The petitioner, Debi, sought a determination pursuant to s. 58 of WESA whether the signed document of her deceased father, Larry, dated February 7, 2016, represented his intentions to replace his Will dated August 11, 2015. The petition was not opposed. This case was another example which highlighted the use of the s. 58 curative provisions of WESA to assist the court in determining an individuals' wishes after death.
Dr. Philp (84) brought a claim under s. 2 of the Wills Variation Act as he felt the will of his wife did not make adequate provision for him. While both Dr. Philp and the deceased had previous marriages, they had a long relationship together and were married for 31 years. The will provided Dr. Philp a life interest in the family farm property (owned originally by the couple as joint tenants) as well as the income generated from the residue of the estate until his death. The value of the estate at the time of death was valued at $677,000.
Two sisters were at odds over the ownership of their deceased mother’s home. In 1989 their mother had transferred the title of her home to herself and the appellant sister, Ms. Cooper, as joint tenants. Their mother died in June of 2012 and Ms. Cooper took title by survivorship. Her sister, Ms. Franklin, had argued the 1989 transfer was gratuitous and Ms. Cooper held the title of the property in trust for their mother’s estate. Ms. Cooper argued there was an agreement between her and her mother for which consideration was given. The trial judge found there was no 1989 agreement and the property was held in trust for the estate. Ms. Cooper appealed this decision.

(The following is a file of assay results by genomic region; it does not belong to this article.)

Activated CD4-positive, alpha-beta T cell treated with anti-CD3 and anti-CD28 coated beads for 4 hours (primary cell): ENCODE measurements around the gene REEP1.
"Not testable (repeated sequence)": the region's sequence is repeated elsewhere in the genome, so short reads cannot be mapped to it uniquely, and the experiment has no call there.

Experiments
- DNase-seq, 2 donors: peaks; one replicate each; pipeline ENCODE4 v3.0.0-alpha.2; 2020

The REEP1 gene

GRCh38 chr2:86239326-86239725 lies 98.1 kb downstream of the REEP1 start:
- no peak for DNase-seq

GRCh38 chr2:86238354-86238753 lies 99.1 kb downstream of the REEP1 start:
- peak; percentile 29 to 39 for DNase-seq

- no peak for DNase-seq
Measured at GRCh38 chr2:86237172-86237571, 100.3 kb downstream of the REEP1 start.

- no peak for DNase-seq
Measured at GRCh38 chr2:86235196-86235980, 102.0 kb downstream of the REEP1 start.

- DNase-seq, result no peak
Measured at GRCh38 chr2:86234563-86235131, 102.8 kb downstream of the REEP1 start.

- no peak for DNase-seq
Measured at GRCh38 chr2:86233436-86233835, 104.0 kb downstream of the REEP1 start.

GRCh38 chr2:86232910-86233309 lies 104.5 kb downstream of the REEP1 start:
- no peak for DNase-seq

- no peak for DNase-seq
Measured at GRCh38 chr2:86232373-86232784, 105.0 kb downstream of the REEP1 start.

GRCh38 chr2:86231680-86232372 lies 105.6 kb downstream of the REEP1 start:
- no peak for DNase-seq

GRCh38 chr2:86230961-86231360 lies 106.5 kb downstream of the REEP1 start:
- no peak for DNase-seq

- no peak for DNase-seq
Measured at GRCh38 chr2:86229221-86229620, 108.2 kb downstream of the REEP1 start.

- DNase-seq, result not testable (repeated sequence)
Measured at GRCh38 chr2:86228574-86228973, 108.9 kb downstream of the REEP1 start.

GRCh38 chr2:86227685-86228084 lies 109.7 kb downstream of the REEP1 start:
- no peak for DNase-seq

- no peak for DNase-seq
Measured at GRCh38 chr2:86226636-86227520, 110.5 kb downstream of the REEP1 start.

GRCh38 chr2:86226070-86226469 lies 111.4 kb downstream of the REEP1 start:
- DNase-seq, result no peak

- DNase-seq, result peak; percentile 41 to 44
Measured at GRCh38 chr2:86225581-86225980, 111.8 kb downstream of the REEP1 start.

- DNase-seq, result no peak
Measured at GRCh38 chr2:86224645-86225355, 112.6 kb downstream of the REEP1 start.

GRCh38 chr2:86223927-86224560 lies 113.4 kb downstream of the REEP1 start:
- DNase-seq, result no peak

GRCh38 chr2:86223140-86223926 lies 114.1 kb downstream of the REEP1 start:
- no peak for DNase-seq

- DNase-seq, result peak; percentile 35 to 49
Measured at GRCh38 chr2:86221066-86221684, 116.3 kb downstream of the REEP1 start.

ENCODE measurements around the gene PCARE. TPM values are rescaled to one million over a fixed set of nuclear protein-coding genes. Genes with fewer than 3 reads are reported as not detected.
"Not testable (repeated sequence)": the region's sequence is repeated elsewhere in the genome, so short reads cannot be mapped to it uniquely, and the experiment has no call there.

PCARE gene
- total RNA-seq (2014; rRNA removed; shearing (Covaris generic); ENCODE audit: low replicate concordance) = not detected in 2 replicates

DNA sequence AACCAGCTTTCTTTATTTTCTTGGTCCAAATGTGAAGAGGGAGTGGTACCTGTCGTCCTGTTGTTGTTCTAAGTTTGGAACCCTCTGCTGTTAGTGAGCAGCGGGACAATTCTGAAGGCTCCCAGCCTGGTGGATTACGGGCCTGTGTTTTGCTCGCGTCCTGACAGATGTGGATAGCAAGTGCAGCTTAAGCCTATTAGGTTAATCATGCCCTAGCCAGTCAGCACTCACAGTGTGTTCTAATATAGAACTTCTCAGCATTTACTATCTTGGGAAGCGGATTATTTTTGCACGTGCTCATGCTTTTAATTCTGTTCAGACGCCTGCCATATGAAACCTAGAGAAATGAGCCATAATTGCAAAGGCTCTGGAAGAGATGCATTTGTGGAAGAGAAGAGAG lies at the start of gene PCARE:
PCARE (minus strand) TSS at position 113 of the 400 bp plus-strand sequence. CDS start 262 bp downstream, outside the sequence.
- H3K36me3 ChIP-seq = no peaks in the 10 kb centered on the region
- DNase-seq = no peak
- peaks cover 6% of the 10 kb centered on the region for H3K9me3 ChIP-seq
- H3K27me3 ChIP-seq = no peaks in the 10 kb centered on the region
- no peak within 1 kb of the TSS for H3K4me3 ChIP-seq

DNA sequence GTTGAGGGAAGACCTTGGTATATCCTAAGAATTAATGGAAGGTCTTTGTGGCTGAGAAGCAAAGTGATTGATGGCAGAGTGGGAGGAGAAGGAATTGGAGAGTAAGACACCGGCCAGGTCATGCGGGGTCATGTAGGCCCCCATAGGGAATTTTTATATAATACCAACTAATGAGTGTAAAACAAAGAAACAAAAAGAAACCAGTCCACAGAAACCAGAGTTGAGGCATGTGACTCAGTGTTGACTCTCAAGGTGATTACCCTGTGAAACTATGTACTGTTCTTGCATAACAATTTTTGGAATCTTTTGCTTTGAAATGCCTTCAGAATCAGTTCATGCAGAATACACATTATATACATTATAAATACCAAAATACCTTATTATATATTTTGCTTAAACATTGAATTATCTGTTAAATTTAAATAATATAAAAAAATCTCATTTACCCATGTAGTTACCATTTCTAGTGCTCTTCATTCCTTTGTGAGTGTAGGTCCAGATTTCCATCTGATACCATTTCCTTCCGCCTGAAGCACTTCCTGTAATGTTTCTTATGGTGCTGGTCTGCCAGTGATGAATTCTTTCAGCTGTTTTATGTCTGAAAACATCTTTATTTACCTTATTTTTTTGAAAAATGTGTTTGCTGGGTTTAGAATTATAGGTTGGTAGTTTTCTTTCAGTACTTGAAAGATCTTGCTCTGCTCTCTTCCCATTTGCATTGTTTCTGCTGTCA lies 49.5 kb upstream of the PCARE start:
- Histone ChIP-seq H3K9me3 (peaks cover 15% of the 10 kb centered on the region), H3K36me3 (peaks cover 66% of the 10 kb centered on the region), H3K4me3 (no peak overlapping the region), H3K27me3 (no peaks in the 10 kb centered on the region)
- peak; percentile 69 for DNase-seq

This curious case arose after the deceased had struggled with extensive medical conditions, but he and his wife had wanted to have a family together and agreed the wife would use his reproductive material to conceive a child. The couple had agreed that regardless of whether he died, the wife would use his reproductive material to conceive. The deceased died intestate and the estate passed to his wife whereupon she applied for a declaration that the human reproductive material of her husband was her sole legal property and that it should be released to her for her use absolutely to create embryos.